In her toughest role to date, Katie Holmes nails the role of Miss Meadows. Given that the film struggles with its tone, this could have been a trainwreck for Katie, but she manages to keep herself on track and delivers her best performance to date.
Even before the opening titles, we are presented with the odd juxtaposition of Miss Meadows. In her flowery dress, she walks down the street reading a book of poetry as she dances in her tap shoes. Give her an umbrella and she’d be the second coming of Mary Poppins. A old man in a truck starts driving alongside her, making sexual advances, then pulls out his gun telling her to get into the car. Without warning, Miss Meadows pulls out her own gun, shoots the man, and then continues on her merrily way.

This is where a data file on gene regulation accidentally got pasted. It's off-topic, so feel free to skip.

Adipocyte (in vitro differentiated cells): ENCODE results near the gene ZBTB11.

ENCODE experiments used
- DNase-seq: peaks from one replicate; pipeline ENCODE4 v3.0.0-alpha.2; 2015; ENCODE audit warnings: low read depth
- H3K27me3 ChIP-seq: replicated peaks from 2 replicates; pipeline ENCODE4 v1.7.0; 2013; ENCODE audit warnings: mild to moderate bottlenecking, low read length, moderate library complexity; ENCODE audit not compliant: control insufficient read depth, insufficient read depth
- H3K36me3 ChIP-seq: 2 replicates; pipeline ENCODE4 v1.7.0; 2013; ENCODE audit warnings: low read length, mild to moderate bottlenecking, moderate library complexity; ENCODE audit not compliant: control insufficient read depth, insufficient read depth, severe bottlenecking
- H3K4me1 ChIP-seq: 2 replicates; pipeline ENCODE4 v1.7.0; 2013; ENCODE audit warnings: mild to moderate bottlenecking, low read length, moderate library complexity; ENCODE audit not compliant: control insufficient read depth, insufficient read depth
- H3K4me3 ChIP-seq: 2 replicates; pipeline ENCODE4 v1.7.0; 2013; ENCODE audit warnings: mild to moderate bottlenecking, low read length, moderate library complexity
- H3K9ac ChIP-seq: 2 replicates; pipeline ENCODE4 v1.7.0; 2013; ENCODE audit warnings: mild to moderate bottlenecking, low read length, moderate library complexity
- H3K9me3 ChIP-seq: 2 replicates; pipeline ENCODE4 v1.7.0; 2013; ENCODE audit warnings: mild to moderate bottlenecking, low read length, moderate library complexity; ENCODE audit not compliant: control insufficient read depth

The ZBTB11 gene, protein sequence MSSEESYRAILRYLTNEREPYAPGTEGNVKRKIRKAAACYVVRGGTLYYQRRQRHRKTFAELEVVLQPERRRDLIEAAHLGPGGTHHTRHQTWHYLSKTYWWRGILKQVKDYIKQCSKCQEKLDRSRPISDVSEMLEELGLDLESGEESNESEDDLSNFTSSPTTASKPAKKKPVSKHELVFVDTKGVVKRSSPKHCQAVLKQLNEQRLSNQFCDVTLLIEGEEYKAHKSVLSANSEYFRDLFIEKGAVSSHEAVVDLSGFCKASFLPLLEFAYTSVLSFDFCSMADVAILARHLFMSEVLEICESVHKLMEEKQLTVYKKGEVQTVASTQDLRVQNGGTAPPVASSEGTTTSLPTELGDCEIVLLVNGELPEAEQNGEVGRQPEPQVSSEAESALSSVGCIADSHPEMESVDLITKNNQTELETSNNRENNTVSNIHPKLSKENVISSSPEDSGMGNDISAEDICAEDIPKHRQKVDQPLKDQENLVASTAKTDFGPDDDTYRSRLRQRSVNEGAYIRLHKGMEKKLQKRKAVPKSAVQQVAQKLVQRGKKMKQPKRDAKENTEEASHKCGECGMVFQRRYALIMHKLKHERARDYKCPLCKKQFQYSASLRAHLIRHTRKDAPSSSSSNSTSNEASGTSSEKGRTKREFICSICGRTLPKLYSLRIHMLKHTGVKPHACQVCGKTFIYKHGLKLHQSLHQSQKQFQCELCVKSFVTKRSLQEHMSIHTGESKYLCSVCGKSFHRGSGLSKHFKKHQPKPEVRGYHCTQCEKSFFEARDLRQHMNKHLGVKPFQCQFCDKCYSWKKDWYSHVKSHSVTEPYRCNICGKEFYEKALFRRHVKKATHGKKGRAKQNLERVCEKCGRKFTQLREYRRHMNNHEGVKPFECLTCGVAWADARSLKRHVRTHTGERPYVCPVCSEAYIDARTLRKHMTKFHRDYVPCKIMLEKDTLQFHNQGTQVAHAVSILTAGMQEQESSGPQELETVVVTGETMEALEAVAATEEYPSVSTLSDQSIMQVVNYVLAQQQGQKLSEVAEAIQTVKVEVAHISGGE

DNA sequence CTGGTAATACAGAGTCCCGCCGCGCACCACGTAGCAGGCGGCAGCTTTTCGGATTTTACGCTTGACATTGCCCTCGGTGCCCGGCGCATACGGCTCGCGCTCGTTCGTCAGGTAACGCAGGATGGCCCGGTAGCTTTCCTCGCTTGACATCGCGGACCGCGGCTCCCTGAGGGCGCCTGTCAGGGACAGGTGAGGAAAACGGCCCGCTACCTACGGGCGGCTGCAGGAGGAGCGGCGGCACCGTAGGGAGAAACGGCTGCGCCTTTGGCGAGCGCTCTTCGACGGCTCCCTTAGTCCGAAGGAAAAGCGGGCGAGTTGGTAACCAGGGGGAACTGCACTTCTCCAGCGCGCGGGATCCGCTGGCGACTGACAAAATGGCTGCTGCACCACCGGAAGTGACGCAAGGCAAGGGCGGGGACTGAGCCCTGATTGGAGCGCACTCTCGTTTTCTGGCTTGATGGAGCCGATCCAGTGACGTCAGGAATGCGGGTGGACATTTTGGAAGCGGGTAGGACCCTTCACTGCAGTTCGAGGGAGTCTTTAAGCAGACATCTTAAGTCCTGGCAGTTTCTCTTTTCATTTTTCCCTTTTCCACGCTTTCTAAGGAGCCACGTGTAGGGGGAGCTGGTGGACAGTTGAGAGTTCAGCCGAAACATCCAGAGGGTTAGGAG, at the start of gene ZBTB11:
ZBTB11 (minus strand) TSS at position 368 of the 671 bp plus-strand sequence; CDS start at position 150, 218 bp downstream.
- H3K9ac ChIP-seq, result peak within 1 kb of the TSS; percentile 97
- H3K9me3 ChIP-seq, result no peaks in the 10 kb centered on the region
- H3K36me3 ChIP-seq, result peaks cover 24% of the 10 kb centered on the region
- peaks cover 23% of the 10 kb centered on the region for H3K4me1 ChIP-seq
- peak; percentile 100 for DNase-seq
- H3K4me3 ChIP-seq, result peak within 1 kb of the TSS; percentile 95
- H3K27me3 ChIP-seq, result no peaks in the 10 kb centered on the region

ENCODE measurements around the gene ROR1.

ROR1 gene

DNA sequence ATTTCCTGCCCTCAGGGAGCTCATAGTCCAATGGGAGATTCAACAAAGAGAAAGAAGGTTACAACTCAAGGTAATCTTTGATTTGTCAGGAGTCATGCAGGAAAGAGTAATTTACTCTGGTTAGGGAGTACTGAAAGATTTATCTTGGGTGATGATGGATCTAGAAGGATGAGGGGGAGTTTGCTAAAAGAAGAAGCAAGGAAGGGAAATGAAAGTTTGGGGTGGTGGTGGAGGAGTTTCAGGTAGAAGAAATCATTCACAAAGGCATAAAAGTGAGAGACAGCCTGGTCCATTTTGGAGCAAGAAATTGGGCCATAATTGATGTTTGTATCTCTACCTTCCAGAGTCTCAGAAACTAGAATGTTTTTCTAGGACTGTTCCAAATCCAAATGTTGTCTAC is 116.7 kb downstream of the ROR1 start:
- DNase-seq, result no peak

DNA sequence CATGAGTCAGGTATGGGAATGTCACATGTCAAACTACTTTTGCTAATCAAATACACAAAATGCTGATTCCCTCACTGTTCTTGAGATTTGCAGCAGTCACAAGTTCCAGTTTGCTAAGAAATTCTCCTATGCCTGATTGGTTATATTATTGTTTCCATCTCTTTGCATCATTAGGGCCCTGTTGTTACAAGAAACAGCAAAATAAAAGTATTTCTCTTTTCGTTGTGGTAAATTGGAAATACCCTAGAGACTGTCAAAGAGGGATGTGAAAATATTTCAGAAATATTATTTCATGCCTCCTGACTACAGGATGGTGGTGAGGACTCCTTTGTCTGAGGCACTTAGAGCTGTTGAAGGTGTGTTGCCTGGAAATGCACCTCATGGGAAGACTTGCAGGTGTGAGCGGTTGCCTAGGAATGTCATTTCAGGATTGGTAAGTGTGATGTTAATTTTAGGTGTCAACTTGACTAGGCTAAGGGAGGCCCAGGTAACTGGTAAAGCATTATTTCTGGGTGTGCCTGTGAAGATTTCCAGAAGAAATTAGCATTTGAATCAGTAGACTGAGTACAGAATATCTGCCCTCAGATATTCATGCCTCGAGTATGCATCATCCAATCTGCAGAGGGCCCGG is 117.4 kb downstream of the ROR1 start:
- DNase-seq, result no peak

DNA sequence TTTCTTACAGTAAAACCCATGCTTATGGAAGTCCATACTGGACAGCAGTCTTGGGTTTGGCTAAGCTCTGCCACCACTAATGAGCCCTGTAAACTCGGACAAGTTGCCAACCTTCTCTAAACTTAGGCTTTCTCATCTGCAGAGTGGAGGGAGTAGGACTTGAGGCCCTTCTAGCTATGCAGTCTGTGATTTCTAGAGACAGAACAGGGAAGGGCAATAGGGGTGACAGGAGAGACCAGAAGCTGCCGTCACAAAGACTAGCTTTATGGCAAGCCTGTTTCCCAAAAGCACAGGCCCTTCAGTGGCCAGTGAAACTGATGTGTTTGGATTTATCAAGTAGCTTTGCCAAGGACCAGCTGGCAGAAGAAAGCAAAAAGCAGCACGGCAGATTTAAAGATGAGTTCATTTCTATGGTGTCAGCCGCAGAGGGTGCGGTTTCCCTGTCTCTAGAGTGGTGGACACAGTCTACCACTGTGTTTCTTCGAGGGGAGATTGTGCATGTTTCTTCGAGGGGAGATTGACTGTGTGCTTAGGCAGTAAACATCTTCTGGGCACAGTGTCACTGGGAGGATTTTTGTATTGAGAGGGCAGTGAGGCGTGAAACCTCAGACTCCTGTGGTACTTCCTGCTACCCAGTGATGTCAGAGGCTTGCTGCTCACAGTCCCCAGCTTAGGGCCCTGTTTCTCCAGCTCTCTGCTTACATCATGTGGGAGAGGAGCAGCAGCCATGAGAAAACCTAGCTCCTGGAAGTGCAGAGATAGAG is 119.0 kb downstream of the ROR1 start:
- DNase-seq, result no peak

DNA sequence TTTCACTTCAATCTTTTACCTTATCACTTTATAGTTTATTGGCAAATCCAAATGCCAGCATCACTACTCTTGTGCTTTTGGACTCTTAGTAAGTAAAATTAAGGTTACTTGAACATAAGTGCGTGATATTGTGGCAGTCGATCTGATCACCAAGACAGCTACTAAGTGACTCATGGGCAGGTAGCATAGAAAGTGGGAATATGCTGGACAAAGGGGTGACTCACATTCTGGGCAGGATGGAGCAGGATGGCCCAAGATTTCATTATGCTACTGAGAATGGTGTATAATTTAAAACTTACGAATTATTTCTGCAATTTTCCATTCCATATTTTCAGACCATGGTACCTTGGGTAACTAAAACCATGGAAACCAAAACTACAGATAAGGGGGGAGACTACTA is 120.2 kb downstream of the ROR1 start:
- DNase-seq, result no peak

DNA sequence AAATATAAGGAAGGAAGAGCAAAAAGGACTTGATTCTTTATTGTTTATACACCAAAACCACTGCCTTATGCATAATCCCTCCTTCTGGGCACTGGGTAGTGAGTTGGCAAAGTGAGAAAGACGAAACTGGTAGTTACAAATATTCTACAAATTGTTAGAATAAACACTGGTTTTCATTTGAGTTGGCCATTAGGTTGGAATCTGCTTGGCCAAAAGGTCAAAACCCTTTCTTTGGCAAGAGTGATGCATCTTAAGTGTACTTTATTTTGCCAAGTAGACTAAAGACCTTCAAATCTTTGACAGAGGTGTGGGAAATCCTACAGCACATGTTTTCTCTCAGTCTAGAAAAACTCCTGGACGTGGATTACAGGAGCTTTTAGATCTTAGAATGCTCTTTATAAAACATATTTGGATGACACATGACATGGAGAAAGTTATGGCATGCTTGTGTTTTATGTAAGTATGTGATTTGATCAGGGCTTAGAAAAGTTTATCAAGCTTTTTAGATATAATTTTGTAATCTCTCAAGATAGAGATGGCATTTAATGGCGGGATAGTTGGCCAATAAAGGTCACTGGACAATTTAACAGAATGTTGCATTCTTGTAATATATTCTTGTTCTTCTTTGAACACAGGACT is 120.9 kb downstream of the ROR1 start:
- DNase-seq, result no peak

The premise (girl next door who moonlights as a vigilante) is a ridiculous one, and Katie has fun with it. She’s always had that sweetheart charm, but she turns it up to an 11 in this movie with her insanely proper english, her megawatt smile, and says “toodaloo” as she ends every conversation. It’s a cartoonish performance that works.
Then the film starts to peel away the facade of Miss Meadows, and the story struggles to figure out what it wants to be. A dark satire, a over-the-top comedy, a dramatic character study, a thriller…it’s an unfortunate mix of various elements, but it doesn’t falter Katie. She does a fantastic job at developing the character and slowly revealing the underbelly of her character’s sunny deposition. It’s fascinating to watch.
The script is contrived with its plot points. Miss Meadows just randomly stumbles upon acts of violence and acts like a vigilante. They seem to come out of nowhere. The climax is even more hastily constructed.
Part of the fascination of Miss Meadows is how can a performance be so focused when the film around her becomes such a mess? Many are going to hate Miss Meadows but it’s a compelling watch with an outstanding performance from Katie Holmes.